The Prime of Miss Jean Brodie

Saw this movie (Maggie Smith) years ago and it always bothered me. At the theater it just seemed so conflicting a message. I was confused by the message as it was a time of rapid feminism.

Over the years I tried to understand it and recently in the last few days did some research, read the actual book and found that the author was a convert to the catholic faith.

Has anyone seen this movie or read the book and would you say it is a catholic movie. The more I reflect on it, the more I see it as such. Reviews say that many of her books reflect a catholic theme.

This movie was shown in 1969 hardly a time for any catholic movie…

Haven’t read the book (but should). Only saw the movie. I do not find it surprising that someone would think it a book or movie with Catholic themes.

For me, the most memorable aspect of Jean Brodie is her overweening pride; a pride that eventually kills one of “her girls”. Jean selects her “elect” like a Calvinist version of God, but betrays them all in terrible ways. She subverts and seduces a Catholic married man with children, but it’s really just part of her game of pride. He falls, as sinners do, but while his is a sin of the flesh, hers is one of the soul. She talks about being in her “prime”; a sort of assumption of godlike perfection.

I also thought of it in terms of Greek tragedy, in which hubris leads to downfall and destruction. For the Greeks, everyone had his rightful part to play, rather like MacBeth. MacBeth was, of course, written by a Christian and (some think) Catholic writer who, Catholic or not expressed very Catholic themes.

Jean Brodie exhibits hubris (rejection of Providence) in exalting herself and departing (like MacBeth) from what she was really meant to do…teach prescribed curriculum to young girls. It brings her down, and she does not repent, just as MacBeth does not repent though invited earnestly by MacDuff to do so.

And Jean Brodie’s pursuit of personal evil is fueled by self-deception; which is that which causes us to reject Providence, i.e., the proper role God has laid out for us.

Again, I should read the book. But from the movie alone, I would not disagree with the view expressed above.

Thanks so much for your response.

This movie totally confused me and for years it weighted on my mind, at times almost wished I had not seen it and I recently just sorted it out.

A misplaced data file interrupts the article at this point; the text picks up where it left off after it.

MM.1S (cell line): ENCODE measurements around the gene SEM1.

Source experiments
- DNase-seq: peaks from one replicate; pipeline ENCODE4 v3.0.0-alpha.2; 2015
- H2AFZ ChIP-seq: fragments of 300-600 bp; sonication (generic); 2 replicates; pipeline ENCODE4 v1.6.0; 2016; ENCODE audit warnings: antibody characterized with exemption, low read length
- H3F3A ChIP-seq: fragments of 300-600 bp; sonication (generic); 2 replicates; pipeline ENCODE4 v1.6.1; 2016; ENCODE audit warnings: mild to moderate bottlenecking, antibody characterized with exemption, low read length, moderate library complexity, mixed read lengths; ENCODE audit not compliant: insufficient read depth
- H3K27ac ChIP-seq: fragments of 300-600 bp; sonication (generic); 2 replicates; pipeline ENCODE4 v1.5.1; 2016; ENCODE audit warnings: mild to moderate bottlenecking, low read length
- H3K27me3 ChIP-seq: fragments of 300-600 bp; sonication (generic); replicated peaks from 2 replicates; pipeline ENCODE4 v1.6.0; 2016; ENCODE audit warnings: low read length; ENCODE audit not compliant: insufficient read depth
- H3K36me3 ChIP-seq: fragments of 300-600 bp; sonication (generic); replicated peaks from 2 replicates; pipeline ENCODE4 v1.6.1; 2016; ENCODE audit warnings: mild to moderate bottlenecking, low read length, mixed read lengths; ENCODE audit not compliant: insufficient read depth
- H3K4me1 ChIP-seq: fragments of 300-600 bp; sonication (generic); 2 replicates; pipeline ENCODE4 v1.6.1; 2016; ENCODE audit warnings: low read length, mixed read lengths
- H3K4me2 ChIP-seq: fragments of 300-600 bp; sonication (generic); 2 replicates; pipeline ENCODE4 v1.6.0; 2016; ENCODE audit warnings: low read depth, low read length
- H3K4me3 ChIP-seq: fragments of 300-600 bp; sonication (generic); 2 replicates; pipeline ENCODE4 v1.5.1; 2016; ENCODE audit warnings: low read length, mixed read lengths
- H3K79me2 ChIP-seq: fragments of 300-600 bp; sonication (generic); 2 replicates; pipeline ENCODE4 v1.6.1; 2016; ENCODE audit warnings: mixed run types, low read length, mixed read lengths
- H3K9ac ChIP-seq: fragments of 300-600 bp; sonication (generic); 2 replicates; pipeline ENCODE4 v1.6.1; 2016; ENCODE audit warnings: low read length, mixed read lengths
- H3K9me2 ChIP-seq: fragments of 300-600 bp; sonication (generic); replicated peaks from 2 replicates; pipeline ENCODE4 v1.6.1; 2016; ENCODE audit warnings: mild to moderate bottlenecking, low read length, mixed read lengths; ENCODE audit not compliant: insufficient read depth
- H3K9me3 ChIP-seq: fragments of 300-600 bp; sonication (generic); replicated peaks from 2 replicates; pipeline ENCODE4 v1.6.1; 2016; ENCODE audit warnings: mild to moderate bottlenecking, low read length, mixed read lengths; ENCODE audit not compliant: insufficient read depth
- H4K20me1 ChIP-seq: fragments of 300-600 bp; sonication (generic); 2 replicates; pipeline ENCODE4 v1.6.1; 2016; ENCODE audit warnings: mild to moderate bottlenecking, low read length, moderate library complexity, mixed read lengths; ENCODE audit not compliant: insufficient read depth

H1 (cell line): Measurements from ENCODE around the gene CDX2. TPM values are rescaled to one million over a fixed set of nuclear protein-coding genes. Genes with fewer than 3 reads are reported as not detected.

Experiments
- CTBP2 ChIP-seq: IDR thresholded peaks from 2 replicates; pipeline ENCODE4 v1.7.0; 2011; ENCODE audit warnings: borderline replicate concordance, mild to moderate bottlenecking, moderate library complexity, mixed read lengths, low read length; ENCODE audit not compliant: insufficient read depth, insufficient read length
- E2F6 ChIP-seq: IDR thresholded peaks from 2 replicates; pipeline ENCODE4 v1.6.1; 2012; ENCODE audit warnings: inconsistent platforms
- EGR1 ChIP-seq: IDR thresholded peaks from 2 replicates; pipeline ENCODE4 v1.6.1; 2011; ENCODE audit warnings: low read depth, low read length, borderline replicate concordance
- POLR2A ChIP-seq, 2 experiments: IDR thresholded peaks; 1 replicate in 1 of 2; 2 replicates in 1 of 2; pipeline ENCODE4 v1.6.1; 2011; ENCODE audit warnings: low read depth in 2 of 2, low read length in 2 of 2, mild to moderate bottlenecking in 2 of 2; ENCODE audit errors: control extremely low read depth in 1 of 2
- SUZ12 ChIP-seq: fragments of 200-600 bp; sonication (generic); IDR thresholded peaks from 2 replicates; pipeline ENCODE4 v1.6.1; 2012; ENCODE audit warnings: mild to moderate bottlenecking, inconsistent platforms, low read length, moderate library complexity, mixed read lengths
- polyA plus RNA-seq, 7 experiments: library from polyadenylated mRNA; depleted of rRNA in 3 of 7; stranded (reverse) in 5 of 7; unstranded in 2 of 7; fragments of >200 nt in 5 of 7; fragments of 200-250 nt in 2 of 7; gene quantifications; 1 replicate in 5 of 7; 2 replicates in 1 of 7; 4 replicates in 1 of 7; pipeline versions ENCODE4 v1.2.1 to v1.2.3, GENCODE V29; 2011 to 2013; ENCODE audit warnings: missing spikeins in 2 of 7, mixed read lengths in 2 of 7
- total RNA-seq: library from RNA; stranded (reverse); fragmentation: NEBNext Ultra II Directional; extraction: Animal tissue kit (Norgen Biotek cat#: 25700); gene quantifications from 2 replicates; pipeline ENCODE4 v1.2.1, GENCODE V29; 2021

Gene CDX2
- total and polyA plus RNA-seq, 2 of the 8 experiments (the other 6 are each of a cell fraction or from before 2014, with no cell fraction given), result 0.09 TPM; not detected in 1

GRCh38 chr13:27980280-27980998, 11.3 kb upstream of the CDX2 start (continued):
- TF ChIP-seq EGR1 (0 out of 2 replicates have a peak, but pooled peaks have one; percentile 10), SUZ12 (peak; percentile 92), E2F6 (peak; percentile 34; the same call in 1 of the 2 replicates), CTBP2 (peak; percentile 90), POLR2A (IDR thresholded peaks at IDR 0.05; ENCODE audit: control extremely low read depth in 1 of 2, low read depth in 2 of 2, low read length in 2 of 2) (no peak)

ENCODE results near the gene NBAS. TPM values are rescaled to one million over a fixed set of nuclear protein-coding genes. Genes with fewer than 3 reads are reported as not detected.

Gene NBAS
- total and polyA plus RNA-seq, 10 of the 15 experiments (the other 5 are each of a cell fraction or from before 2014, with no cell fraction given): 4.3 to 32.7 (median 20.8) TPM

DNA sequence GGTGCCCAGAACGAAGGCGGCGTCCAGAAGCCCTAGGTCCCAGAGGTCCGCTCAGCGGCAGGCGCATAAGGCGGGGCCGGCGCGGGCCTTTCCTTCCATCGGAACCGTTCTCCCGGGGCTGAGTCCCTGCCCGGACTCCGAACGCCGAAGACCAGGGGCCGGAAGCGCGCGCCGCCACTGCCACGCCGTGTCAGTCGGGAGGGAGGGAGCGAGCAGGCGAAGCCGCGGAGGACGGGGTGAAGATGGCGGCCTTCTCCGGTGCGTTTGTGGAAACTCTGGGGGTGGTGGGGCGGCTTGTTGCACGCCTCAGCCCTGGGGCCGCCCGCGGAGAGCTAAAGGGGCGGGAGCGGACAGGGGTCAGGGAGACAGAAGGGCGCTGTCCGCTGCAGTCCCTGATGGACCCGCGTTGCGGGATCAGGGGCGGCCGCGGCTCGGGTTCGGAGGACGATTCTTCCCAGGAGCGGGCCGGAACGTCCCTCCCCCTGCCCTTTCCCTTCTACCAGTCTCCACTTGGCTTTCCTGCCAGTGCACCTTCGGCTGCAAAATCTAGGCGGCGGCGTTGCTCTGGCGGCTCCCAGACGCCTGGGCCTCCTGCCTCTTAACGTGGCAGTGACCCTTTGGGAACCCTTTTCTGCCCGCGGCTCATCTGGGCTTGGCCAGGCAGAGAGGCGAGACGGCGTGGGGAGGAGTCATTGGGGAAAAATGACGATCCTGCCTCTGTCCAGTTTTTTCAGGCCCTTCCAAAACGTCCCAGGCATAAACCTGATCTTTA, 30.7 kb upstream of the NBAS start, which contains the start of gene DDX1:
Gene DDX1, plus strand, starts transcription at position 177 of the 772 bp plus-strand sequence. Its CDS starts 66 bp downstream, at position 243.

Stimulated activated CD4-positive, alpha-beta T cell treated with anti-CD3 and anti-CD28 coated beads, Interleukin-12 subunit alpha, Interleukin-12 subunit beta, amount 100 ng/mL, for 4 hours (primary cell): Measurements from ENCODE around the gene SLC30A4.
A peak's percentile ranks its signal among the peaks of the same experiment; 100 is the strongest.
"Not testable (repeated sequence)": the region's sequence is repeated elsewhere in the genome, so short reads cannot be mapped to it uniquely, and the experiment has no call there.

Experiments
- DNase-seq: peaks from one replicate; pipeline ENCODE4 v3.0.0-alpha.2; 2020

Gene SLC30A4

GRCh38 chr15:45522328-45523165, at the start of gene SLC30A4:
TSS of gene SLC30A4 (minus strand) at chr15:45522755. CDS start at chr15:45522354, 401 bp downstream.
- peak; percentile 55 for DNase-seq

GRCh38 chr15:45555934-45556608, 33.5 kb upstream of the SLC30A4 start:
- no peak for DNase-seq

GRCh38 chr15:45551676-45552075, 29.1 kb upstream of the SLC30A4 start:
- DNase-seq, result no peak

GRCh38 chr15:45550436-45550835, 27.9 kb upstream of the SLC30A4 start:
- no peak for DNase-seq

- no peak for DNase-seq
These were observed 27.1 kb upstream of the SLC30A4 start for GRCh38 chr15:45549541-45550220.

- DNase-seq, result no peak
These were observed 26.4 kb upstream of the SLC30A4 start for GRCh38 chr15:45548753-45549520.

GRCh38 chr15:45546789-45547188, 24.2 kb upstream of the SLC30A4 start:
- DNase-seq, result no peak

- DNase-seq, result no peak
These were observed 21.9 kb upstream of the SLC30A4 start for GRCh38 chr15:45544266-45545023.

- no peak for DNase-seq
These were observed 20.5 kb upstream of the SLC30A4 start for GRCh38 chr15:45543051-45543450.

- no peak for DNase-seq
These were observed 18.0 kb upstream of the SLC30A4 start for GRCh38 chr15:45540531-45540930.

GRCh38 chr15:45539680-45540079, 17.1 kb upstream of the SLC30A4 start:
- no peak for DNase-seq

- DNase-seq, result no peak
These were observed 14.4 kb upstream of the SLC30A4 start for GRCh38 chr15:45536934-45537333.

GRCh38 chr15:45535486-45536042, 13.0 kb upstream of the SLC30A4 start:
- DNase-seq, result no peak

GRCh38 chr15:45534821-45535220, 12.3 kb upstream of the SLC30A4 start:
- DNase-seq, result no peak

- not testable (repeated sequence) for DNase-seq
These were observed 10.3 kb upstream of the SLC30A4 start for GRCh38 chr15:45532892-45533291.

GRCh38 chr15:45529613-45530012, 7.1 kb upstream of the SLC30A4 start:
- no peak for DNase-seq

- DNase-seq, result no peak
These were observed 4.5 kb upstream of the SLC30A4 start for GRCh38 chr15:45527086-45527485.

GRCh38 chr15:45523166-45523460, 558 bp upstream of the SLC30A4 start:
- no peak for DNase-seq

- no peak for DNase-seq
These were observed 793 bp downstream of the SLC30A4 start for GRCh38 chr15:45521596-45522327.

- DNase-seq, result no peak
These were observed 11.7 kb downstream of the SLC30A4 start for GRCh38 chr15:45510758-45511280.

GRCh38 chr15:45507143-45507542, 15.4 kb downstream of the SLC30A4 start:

Spoiler Alert!

Just read the book and Sandy( the one who betrays her) becomes a nun. The story is told at the end in relation to the Brodie girls who visit her at her convent. She has been granted a dispensation to speak. It tells of their future lives and that Miss Brodie died shortly(in years) after let go “in retirement”.

Miss Brodie never learns fully who betrayed her and only “thinks” it could have been Sandy after years of probing questions to the other girls.

There are some changes in who does what in the movie and the book and two girls are physically injured. One in a new girl Emily who seeks to follow her bother in Spain and later Mary McGregore (after Miss Brodie is already retired)…

Just rewatched the movie and there is a short nude scene, I did not remember, where Sandy is sitting for him.

Any insight into why the art teacher paints all his portraits to look like Miss Brodie?

Some thoughts…

Is he just a bad artist as Sandy states.(simple)

Or does he see all the girls taking on Miss Brodie’s demeanor?

He also paint his family that way so does he see all of society as have as controlling -, having Miss Brodie’s traits

I haven’t seen the movie (but probably should). I’ve only read the book.

Muriel Spark was a convert to Catholicism (from the Church of England). Many of her novels have at least Catholic subtexts, even if they’re not overtly about Catholic themes.

One that’s very funny is The Abbess of Crewe, which is basically Watergate set in a convent. All the political intrigue of the Nixon White House is transferred to the abbey.

Spark was a strange woman. Her life was strange, and her writing, often very funny, was strange. She had a weird but brilliant sense of humor.

Saw the show and I saw NOTHING Catholic in it except maybe that the young girl who died caused those left behind to think she died for a good cause giving her life for her country. Really a confusing show with brief nudity and lots of sexual overtones between characters. Wouldn’t read the book even if I could. Main character seemed very self obsessed and always wanted HER life & HER beliefs to live on in “her girls”. A bit scary if you think of it in real life of a teacher having such emotional control over her students. JMHO.

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